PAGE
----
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Vehicles are increasingly being connected to each other and to roadside infrastructure. This growing level of connected car technology can support a wide range of applications and services, as well as safer and more reliable operations of vehicles within the same geographical vicinity.
With every element of the vehicular environment sharing data with each other, this vehicular internet of things, or VIoT, can support real-time situational awareness across all vehicles and supporting infrastructure that is otherwise not available in conventional transportation scenarios.
One example where VIoT is expected to be a game changer is with respect to autonomous vehicle technology, where the decisions made by AV-enabled platforms are entirely dependent on the accuracy and quantity of data regarding its surrounding environment.
Until now, most work on AV systems has focused on onboard sensors, such as lidar, radar and vision systems, which are all limited to what sensors see in front of them. With VIoT, the ability of the AV system to collect information from other nearby vehicles, roadside units and other surrounding infrastructure, such as traffic lights and signs, can profoundly enhance that vehicle's situational awareness, and thus its decisions will be better suited to the environment it is operating in.
To enable this situational awareness, VIoT requires the proper wireless configurations. Learning and decision-making algorithms are vital to enabling the best possible wireless configurations for all transmitters and receivers operating within the VIoT environment. Given the rapidly changing dynamics of vehicular traffic, as well as the challenging propagation conditions experienced by wireless signals, conventional wireless transmitters and receivers will be unable to adapt to the prevailing environmental conditions and yield situations where important information is not reaching intended receivers, thus creating dangerous or even fatal scenarios.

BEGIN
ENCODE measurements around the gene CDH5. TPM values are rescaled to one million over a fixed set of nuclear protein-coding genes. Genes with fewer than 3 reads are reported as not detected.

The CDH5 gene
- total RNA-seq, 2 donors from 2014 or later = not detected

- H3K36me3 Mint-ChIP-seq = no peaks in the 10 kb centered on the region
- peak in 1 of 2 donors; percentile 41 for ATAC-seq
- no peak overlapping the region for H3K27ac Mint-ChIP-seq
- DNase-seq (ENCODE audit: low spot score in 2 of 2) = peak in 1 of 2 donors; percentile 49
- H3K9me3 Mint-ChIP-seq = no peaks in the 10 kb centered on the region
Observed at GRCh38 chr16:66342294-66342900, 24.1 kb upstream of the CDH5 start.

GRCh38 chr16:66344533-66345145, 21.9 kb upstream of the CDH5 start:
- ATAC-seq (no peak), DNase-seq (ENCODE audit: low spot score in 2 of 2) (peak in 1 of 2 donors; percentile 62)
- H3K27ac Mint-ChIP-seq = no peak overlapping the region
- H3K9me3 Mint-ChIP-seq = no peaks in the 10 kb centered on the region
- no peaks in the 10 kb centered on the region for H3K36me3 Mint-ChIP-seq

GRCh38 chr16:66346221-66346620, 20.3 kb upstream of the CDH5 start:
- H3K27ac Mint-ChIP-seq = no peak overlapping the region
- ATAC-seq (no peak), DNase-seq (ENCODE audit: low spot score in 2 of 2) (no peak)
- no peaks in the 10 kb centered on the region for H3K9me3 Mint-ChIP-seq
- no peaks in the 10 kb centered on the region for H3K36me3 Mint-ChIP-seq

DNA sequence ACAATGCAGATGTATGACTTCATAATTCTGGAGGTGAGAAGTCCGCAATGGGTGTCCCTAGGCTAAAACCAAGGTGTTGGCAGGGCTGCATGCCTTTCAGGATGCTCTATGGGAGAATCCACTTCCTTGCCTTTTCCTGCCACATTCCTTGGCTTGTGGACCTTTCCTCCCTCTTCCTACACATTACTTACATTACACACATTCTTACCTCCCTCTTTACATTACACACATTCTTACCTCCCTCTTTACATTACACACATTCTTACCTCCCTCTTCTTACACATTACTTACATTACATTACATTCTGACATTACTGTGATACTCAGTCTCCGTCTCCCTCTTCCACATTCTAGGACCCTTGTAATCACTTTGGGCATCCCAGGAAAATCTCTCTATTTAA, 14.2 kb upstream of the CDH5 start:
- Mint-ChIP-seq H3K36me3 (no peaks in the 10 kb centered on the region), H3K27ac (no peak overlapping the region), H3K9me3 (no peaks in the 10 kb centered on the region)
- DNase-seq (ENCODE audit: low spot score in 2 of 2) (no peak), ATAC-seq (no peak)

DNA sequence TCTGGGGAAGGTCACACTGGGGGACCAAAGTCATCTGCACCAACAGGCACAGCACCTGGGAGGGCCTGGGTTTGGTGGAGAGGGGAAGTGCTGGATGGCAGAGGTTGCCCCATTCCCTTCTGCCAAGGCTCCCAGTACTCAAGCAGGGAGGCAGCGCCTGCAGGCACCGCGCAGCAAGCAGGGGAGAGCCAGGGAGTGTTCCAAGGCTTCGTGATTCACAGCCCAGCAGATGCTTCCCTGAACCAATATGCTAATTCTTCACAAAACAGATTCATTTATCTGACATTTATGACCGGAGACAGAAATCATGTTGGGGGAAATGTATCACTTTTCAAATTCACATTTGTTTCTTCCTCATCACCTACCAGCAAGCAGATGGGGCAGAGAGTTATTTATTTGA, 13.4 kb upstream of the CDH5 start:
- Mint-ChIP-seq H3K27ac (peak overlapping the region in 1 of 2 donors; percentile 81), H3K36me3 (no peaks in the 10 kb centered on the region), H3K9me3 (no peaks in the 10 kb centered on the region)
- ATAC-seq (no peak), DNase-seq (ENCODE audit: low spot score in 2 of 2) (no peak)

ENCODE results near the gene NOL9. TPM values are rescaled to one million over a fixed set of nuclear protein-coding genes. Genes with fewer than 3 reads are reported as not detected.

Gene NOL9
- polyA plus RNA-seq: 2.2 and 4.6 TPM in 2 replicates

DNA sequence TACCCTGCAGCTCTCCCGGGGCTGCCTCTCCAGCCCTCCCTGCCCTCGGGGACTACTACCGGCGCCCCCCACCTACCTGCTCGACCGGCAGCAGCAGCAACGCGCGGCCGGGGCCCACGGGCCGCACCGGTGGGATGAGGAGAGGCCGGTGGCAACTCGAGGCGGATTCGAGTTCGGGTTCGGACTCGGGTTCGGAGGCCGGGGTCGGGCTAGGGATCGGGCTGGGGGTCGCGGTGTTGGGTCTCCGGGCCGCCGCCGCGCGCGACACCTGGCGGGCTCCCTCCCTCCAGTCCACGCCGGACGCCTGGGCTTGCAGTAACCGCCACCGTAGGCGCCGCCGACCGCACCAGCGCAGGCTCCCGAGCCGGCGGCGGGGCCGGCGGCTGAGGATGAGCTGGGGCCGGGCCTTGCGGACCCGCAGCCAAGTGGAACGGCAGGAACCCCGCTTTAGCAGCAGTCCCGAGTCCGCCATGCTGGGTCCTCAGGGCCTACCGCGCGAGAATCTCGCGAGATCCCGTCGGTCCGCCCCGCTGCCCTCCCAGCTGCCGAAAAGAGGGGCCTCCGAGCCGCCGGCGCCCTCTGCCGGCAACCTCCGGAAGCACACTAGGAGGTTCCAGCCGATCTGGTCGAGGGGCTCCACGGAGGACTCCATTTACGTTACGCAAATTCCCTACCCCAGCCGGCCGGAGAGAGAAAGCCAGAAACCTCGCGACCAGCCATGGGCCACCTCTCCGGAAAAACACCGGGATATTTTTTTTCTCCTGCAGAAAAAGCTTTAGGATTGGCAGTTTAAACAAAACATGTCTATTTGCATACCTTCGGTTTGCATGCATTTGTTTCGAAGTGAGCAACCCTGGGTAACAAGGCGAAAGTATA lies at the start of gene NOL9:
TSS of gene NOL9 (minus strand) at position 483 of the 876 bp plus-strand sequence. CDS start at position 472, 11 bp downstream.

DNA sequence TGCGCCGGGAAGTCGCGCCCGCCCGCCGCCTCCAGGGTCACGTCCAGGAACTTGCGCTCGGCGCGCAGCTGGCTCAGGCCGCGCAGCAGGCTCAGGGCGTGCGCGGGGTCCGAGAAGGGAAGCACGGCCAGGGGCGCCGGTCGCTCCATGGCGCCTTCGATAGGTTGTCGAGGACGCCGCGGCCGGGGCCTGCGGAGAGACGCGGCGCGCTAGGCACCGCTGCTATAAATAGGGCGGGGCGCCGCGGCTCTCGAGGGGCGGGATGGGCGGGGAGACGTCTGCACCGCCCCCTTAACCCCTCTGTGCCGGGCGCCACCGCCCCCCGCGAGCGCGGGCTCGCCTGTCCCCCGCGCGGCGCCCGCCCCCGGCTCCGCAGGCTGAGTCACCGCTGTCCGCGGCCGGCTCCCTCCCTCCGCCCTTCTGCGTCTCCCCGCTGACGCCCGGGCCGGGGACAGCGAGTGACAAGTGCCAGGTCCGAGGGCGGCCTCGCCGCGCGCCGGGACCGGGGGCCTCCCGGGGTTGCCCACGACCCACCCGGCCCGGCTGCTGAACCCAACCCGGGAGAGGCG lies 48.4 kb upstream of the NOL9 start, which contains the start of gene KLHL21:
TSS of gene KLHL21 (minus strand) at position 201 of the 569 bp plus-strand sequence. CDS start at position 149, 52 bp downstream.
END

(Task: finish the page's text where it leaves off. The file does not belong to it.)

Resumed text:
One possible solution to this challenge is to use programmable wireless platforms called software-defined radios (SDRs). Combined with algorithms that can adapt radio operations based on prevailing environmental conditions, SDRs can enhance the reliability of connected car technology, especially in time-critical applications, such as safety and AV operations.
The primary challenge when developing algorithms for SDRs is to create a radio intelligence, referred to as cognitive radio, that is capable of handling a wide range of operational scenarios in a robust and near-optimal manner. When a cognitive radio algorithm faces a scenario it has never encountered before, it should be capable of "learning" the environment and deriving new decisions to produce the best-possible performance outcomes for the connected car communications. As a result, there has been significant work on applying machine learning and AI to cognitive radio, as well as biologically inspired approaches, such as the recently published bumblebee model, in order to advance the current state of the art in cognitive radio technology.
As previously mentioned, SDR technology is an excellent way of introducing a substantial amount of agility and intelligence into a connected car environment. This functional flexibility is necessary given the rapidly changing topology of the vehicle communication network. Using a combination of SDR technology and cognitive radio, it is possible to support a robust and reliable connected car network that can adapt to changing environmental conditions in order to maximize communication performance. As a result, SDR is expected to play a significant role in the future of connected car technology as this communications agility is needed given the challenges any communication system operating in that environment will face.
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